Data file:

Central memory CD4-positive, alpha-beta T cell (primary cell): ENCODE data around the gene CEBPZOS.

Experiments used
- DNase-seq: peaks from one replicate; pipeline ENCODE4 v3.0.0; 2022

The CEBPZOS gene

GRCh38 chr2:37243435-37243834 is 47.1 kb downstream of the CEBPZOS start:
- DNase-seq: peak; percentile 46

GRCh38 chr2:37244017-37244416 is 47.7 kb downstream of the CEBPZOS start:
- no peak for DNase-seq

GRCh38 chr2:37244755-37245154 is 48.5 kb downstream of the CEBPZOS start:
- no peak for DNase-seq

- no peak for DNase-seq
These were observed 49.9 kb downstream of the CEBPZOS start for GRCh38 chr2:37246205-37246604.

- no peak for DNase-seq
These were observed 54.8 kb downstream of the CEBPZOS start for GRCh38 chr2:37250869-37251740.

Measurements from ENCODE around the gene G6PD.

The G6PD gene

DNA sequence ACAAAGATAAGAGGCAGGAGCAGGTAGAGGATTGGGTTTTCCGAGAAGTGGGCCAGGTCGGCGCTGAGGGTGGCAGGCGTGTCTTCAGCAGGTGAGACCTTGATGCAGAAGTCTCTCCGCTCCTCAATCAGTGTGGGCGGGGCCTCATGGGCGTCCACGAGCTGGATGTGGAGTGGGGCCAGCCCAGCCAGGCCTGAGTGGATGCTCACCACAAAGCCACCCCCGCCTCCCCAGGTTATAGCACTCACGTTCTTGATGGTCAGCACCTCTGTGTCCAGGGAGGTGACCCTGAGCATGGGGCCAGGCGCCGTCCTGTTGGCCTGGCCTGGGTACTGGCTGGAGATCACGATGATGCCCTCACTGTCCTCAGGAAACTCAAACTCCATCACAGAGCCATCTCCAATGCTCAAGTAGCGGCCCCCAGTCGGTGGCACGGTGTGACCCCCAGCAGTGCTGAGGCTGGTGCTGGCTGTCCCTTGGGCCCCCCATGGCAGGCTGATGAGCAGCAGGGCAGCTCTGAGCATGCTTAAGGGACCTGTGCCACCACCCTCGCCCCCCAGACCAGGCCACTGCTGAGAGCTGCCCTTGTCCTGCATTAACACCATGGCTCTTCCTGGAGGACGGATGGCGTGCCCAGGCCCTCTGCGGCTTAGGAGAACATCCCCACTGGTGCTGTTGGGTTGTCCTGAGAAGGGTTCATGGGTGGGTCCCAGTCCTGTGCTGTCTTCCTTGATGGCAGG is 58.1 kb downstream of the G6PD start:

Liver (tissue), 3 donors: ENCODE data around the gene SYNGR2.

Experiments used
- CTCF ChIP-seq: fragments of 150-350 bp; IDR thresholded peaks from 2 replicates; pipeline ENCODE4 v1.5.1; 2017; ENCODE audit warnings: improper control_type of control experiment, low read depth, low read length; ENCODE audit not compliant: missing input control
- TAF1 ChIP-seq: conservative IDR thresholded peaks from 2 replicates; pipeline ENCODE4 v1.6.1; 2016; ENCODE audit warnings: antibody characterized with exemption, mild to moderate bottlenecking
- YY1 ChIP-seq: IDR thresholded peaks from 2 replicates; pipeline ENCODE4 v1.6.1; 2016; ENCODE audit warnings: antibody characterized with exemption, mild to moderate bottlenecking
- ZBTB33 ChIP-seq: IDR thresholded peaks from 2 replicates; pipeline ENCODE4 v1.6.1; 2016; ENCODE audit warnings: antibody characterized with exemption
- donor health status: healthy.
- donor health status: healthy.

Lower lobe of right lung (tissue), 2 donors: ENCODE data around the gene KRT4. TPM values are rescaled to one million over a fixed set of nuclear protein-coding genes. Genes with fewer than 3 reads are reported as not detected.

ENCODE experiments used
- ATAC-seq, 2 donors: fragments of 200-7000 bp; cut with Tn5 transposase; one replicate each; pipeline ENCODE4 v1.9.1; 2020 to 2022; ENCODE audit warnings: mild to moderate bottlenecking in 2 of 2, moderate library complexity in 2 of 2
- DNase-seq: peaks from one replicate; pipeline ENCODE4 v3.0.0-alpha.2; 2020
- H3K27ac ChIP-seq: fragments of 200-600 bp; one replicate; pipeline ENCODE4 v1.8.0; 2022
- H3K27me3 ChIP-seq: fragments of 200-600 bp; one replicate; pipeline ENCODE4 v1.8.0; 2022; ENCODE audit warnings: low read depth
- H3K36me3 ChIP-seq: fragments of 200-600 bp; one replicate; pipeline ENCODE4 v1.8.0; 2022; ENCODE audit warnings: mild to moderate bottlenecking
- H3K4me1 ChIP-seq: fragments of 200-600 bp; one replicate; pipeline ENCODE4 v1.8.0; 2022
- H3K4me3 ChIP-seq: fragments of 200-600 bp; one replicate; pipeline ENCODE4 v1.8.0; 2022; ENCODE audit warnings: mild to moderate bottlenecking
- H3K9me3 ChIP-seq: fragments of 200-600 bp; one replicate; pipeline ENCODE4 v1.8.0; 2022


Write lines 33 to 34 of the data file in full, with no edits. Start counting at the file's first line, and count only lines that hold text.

- H3K4me1 ChIP-seq: fragments of 200-600 bp; one replicate; pipeline ENCODE4 v1.8.0; 2022
- H3K4me3 ChIP-seq: fragments of 200-600 bp; one replicate; pipeline ENCODE4 v1.8.0; 2022; ENCODE audit warnings: mild to moderate bottlenecking